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Thread: The Balance between Detail and Imagination.

  1. #1

    Question The Balance between Detail and Imagination.

    This seems to be something that I still have trouble with sometimes. I always want the reader to let their own imagination get rolling but sometimes I'm not sure how detailed I should have the scene be.

    For example -- if someone's sitting in a room, of course you should explain why he's in the room and what the room looks like at first glance, but you don't want a ten page written tour of the room talking about how many drapes the windows have and what kind of stain is on the coffee table.

    So what I want to know is how you balance the scale between detailing a scene and letting the reader paint the picture for themselves.

  2. #2
    I think I've learned to strike the balance by osmosis -- from years of reading. And with practice. It's not something I think about and I couldn't tell you how to do it in general terms if my life depended on it. I think it's something you have to learn by doing. There are no formulas.

  3. #3
    In my opinion, the first thing to remember is, the reader will always paint the picture for themselves. Once you understand that, you can get past trying to make the reader see exactly what you see in your head, and start making them get the mood, or impression you want to create. If the setting is important to the scene, then use words and descriptions which convey that importance. Do you want the setting to be cold and sterile because that's the nature of the character in it? Write about the flat, blue-white lighting, and surfaces as smooth as wet ice. Carefully chosen words, and snap-shot-like images can create an illusion of much greater detail.
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  4. #4
    Each character needs a touchstone: a defining detail that the reader can use to form an... Extra-nomial? (visual or otherwise) ...connection to the character. It's fine if a character has more than one, but it needs to be a fairly short list so that the reader can recall it quickly when it comes up in the text.

    Harry Potter: Scar, glasses.

    Long John Silver: Missing leg.

    Eddard Stark: Ice.

    There are, of course, several further considerations:

    1) Some characters actually exist to provide a proxy for the reader (or, in less fortunate cases, the author). These characters lack such a touchstone *intentionally.* Romance novel protagonists often fall into this category.

    2) The touchstone need not be a physical characteristic of the character, nor is it necessary that the touchstone be a characteristic of the character, per se. It can also be a tick or habit, or (as in the final case above) another entity with which the character is associated.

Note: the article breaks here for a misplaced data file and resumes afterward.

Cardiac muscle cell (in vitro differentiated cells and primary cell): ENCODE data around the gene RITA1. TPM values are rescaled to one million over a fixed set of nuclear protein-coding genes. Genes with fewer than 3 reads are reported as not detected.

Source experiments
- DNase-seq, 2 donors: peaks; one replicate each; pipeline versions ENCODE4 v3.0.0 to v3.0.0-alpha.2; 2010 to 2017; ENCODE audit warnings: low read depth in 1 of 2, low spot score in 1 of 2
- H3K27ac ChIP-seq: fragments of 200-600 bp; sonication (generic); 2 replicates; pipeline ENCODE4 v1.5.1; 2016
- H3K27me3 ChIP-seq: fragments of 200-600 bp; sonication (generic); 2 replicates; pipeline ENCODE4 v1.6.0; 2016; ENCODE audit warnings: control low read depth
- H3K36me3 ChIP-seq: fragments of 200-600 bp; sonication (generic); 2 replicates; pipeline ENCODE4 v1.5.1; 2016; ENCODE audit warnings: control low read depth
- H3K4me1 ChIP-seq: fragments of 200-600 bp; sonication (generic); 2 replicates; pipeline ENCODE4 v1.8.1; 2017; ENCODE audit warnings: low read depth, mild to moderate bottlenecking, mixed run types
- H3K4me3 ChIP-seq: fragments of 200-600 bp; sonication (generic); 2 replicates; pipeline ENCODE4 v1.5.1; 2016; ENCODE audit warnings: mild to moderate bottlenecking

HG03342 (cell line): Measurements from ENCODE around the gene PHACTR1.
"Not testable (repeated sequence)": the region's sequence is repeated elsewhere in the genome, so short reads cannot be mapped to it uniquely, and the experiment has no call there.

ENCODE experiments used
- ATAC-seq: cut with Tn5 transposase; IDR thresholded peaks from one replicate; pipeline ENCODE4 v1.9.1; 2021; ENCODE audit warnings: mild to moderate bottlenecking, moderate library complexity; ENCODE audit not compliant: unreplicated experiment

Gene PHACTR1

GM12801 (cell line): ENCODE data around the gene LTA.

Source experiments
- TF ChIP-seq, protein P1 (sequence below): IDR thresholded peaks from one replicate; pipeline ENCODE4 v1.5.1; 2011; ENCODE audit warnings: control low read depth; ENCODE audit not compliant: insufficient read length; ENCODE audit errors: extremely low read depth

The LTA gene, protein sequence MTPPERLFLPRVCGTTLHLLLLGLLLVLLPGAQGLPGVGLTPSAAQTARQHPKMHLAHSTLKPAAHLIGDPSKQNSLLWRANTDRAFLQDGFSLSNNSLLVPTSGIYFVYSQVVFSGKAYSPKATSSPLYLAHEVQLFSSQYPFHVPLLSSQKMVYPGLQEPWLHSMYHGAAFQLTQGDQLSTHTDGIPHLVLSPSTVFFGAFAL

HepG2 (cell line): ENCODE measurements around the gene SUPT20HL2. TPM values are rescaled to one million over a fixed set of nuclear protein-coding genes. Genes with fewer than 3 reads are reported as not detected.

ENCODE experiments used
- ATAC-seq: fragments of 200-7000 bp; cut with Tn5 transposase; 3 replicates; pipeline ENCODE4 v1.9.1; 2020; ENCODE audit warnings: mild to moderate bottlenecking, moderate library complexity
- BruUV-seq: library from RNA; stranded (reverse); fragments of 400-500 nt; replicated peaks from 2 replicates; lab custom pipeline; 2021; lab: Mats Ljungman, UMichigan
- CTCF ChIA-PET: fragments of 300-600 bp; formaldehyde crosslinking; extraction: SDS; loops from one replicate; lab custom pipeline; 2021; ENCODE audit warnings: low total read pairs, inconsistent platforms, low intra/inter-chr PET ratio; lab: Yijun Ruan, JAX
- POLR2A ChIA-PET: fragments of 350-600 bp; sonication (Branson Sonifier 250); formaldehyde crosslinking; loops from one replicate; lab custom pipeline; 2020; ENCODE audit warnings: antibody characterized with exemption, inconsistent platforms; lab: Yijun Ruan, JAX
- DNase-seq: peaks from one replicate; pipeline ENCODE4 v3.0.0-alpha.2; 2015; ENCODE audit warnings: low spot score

If a character is going to have a touchstone, it should be introduced pretty damn quickly, because you can't retroactively add in details to a reader's mental picture. Either way, once this initial window of opportunity is closed, don't go adding in specific details: generalizations are all right, but (except in the case that you're reminding the reader about something you've mentioned previously, like in a later installment of a serial work), details should be avoided.

    Description beyond that is generally unhelpful.

    ===

    Further note: I am reminded of an exercise from a group I used to attend. A piece described a car in almost personal terms, mentioning, among other things, a bent wheel and rust. After those in attendance had read the piece, the instructor asked what color the car was.

    Everyone had an answer.

    The piece never mentioned the color of the car.

    ===

    Changed wording to reflect validity of non-sensory traits.
    Last edited by archer88iv; March 19th, 2013 at 07:25 PM.
    Don't take my advice personally. Also don't expect me to provide disclaimers like, "Just my opinion, but..." You should know that by now.

  5. #5
    Need?? There are bazillion characters in literature without a "touchstone" or any described characteristics.

  6. #6
    Quote Originally Posted by archer88iv View Post
    Each character needs
    I didn't read anything past the emboldened word. You could have made the most compelling argument in history and it wouldn't have mattered.
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  7. #7
    I know I have a touchstone -- it's my luxuriously thick and shiny hair.

  8. #8
    A bazillion. Can you actually name one?
    Don't take my advice personally. Also don't expect me to provide disclaimers like, "Just my opinion, but..." You should know that by now.

  9. #9
    Sure. Right now, I'm well into Philip Roth's Deception. So far, no "touchstones."

  10. #10
    From Amazon:

    Davies: Nothing notable
    Javits: "Red"
    Carlos: "Operator"
    Gyle: "Professional"
    Walsh: "President"
    Johnson: "Wealth, Seniority"
    Hunt: "Burnout"
    Ivanovich: "Butcher"

    I'm going to confess, Joseph, that I don't see anything notable in the Amazon preview of Roth's Deception, either.
    Don't take my advice personally. Also don't expect me to provide disclaimers like, "Just my opinion, but..." You should know that by now.

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